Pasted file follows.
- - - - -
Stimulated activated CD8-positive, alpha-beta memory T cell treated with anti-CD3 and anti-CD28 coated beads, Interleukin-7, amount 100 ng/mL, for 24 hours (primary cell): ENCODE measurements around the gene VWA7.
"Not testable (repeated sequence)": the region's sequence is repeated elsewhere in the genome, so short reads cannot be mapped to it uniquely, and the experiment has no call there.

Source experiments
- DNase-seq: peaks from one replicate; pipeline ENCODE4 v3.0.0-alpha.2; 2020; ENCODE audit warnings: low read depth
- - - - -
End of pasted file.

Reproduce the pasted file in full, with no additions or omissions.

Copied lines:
Stimulated activated CD8-positive, alpha-beta memory T cell treated with anti-CD3 and anti-CD28 coated beads, Interleukin-7, amount 100 ng/mL, for 24 hours (primary cell): ENCODE measurements around the gene VWA7.
"Not testable (repeated sequence)": the region's sequence is repeated elsewhere in the genome, so short reads cannot be mapped to it uniquely, and the experiment has no call there.

Source experiments
- DNase-seq: peaks from one replicate; pipeline ENCODE4 v3.0.0-alpha.2; 2020; ENCODE audit warnings: low read depth